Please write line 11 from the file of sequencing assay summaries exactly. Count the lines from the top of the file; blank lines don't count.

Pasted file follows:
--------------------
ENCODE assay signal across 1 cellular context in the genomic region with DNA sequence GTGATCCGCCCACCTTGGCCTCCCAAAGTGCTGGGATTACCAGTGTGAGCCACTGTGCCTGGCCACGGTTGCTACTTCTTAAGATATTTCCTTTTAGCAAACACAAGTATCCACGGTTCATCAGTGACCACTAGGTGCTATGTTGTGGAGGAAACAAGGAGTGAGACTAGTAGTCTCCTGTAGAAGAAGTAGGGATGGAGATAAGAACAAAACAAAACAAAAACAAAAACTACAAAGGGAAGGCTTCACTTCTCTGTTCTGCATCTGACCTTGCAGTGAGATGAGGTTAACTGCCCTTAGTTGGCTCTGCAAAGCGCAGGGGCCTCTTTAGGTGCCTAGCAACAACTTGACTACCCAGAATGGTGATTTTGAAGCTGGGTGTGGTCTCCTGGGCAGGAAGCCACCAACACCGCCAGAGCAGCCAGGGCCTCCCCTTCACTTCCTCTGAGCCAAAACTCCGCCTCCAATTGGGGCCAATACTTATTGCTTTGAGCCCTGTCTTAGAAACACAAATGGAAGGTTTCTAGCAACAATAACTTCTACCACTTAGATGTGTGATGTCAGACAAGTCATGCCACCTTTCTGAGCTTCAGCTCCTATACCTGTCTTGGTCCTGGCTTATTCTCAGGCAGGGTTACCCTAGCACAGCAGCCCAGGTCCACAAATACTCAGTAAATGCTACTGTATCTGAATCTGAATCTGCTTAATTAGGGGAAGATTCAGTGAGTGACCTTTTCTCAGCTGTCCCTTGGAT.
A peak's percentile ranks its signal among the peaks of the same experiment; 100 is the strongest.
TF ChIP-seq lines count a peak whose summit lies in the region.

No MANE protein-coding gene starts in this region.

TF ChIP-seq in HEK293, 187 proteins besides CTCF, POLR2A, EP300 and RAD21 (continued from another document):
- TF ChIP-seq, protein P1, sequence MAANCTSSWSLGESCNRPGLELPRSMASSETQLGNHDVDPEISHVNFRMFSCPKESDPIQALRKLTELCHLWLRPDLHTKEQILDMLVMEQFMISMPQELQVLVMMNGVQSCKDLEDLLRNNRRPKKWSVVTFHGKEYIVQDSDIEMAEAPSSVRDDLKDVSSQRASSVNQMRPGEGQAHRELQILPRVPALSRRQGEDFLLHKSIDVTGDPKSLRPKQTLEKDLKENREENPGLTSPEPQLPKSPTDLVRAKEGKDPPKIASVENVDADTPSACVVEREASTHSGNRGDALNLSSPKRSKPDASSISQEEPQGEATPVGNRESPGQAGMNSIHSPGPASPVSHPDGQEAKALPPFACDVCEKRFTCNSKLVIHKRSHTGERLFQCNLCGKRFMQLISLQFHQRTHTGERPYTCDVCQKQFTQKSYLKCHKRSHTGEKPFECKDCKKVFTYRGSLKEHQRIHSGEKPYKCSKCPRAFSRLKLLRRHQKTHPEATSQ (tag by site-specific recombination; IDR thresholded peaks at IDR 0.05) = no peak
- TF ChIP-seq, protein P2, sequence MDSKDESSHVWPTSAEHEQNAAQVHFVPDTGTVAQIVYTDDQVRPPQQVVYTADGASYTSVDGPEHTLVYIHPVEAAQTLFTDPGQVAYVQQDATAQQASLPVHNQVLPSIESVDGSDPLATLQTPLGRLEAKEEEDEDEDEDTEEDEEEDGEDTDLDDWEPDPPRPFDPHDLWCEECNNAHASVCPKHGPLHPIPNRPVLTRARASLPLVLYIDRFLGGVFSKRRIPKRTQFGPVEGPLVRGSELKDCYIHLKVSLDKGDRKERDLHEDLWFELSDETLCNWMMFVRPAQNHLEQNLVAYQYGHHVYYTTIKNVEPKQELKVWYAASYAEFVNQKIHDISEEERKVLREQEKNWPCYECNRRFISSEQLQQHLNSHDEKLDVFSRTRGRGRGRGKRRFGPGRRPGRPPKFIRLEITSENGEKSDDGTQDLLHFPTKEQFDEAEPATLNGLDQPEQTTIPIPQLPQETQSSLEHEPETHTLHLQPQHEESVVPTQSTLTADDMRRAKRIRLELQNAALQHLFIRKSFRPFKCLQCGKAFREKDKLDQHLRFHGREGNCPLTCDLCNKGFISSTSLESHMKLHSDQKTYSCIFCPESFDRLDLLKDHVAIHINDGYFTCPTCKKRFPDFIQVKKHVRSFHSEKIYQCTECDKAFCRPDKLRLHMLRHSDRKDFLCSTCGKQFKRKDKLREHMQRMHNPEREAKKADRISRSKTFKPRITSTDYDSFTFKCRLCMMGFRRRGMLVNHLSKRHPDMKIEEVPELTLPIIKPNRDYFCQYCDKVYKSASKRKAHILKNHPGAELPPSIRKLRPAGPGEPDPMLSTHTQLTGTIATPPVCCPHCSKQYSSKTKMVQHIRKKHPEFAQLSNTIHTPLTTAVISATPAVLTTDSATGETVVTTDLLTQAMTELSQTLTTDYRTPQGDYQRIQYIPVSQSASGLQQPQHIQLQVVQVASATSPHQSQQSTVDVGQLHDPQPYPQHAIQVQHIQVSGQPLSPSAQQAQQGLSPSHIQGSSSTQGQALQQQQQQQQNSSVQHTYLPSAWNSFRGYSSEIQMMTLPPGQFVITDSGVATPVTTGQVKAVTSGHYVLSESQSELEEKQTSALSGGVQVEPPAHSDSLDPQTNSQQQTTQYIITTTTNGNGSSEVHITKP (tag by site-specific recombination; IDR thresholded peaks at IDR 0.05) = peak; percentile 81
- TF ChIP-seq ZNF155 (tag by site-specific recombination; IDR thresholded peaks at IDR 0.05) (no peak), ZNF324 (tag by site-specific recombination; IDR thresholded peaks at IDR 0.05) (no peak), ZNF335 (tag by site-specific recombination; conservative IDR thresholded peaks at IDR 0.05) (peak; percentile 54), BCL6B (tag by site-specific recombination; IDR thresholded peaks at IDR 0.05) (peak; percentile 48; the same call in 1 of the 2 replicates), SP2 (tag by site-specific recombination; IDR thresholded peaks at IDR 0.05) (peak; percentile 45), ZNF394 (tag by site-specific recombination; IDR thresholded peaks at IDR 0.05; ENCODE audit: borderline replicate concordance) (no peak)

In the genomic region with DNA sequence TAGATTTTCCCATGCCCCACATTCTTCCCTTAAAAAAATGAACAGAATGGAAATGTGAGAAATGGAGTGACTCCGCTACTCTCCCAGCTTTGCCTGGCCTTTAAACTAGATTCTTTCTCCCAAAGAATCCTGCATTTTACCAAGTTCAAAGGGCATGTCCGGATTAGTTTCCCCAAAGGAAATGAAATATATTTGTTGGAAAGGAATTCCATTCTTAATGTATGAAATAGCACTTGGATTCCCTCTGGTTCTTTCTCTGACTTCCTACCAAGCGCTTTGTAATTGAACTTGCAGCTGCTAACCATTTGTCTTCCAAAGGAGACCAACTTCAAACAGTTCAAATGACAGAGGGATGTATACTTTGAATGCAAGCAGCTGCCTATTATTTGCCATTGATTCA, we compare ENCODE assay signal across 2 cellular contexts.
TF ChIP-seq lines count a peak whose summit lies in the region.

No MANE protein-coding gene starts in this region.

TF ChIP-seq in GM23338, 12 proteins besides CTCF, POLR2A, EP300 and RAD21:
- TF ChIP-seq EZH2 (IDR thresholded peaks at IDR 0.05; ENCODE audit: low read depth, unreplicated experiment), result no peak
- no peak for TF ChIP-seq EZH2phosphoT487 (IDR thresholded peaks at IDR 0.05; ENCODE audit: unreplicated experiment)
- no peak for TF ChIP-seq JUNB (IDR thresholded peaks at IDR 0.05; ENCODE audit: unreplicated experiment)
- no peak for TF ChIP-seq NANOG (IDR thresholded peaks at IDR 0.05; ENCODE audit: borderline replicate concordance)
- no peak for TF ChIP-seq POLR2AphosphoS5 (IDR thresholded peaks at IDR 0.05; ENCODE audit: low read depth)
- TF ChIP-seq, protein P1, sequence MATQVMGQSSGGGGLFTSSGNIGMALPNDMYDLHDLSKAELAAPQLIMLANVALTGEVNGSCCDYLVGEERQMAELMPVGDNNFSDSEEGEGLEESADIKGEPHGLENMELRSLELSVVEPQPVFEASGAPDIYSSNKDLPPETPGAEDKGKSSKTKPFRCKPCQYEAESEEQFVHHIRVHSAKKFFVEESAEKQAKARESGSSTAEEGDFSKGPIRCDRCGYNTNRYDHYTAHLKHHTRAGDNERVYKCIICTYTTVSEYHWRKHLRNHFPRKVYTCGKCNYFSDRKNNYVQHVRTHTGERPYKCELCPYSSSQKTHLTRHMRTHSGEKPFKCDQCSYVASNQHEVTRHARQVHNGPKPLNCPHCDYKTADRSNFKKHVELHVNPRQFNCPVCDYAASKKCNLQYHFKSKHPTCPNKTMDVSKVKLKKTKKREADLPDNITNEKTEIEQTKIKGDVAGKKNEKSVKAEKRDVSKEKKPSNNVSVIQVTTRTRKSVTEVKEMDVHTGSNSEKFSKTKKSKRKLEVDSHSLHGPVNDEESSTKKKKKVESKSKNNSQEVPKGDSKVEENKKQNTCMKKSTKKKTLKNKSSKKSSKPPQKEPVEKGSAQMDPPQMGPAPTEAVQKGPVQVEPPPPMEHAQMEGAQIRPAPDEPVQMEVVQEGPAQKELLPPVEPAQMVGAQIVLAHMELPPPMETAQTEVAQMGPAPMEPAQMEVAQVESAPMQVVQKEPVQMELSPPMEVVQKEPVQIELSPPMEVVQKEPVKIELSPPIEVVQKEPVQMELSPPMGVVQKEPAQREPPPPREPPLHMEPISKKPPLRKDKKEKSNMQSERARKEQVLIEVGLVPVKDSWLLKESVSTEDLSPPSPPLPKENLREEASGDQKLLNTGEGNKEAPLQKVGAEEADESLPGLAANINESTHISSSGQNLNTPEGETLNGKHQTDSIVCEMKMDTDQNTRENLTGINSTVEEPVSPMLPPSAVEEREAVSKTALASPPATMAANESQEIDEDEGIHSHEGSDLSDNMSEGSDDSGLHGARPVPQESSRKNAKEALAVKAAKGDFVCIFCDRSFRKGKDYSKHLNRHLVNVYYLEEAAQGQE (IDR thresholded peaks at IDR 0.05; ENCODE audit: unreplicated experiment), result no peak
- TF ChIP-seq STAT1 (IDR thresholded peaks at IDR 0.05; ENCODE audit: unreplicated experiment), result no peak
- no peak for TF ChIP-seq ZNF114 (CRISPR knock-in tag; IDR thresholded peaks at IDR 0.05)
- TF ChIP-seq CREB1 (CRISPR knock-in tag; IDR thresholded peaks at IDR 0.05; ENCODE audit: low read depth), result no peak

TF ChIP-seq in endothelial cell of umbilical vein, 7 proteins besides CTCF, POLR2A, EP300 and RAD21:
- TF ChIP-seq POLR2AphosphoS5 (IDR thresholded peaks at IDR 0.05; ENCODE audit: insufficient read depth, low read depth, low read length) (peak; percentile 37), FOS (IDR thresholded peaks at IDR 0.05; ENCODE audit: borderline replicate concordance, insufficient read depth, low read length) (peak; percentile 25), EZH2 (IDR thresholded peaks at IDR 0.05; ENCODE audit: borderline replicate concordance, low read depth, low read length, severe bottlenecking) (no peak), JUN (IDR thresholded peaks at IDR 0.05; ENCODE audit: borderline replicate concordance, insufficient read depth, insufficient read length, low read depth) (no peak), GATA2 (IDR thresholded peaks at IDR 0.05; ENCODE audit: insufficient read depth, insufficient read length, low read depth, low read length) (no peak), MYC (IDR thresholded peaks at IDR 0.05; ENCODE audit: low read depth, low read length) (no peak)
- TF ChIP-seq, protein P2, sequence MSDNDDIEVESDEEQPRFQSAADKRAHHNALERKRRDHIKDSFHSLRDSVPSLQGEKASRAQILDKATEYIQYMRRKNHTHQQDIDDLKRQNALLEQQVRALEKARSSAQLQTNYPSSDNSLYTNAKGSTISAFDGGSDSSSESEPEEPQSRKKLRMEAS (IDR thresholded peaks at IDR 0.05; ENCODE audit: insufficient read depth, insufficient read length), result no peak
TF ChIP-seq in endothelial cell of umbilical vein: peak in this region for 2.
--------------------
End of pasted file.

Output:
No MANE protein-coding gene starts in this region.